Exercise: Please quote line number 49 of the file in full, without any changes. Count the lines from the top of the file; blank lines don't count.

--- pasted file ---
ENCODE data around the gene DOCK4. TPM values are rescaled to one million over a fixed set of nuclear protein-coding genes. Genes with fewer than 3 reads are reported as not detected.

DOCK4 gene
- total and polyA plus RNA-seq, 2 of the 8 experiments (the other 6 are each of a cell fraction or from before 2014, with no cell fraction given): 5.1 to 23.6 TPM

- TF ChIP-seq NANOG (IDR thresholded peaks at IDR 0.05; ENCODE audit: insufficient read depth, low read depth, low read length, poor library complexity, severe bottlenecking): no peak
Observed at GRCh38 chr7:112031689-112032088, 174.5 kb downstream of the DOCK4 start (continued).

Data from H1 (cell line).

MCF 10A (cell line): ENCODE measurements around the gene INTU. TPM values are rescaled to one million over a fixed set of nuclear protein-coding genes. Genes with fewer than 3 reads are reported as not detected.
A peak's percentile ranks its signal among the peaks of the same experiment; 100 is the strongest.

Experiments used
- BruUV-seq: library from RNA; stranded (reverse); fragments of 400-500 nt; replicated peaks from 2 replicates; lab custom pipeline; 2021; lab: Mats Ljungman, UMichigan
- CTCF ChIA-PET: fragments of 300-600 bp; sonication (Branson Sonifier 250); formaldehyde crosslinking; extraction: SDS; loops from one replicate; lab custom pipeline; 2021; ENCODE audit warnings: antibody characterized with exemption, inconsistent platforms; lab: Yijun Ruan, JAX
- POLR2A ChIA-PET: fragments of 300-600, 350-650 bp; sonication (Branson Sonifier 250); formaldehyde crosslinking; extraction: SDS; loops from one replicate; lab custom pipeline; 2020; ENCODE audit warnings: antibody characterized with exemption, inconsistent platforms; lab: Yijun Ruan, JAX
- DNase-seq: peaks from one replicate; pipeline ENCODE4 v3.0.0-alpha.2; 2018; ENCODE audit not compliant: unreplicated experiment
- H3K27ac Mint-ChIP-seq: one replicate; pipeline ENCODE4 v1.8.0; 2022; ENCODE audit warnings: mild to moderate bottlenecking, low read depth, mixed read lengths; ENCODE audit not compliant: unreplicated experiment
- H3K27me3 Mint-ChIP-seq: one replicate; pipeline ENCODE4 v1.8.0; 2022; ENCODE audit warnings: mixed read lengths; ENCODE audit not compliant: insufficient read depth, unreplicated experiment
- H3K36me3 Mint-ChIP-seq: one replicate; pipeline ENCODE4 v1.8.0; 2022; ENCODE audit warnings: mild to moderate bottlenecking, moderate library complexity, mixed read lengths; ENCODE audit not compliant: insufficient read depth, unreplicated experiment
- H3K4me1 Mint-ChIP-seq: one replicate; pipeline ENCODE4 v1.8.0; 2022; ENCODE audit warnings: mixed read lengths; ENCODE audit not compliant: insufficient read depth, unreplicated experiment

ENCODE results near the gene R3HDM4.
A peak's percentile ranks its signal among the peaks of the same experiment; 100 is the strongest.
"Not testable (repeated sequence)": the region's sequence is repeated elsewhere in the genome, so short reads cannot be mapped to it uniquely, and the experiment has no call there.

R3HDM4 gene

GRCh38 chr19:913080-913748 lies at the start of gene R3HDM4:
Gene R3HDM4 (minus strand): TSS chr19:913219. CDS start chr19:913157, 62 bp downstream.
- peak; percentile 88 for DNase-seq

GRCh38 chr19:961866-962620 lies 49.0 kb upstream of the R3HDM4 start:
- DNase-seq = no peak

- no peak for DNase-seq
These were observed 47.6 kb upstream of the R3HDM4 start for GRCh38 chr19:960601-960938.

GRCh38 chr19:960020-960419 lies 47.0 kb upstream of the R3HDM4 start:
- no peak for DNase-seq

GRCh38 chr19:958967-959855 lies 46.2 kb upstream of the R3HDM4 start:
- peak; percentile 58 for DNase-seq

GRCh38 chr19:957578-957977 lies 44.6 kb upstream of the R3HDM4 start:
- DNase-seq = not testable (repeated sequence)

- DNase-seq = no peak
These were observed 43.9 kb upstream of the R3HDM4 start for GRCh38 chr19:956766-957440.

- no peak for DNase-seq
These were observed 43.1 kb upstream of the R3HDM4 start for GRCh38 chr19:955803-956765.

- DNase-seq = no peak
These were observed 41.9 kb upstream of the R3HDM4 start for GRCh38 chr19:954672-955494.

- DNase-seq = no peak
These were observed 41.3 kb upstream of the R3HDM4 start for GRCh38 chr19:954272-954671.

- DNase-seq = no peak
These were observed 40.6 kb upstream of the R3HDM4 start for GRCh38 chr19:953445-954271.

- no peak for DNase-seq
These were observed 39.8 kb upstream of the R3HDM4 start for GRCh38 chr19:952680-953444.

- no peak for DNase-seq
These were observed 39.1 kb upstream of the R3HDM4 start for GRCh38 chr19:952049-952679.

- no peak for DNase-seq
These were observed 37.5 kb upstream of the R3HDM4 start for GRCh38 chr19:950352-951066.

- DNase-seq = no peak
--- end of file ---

- no peak for DNase-seq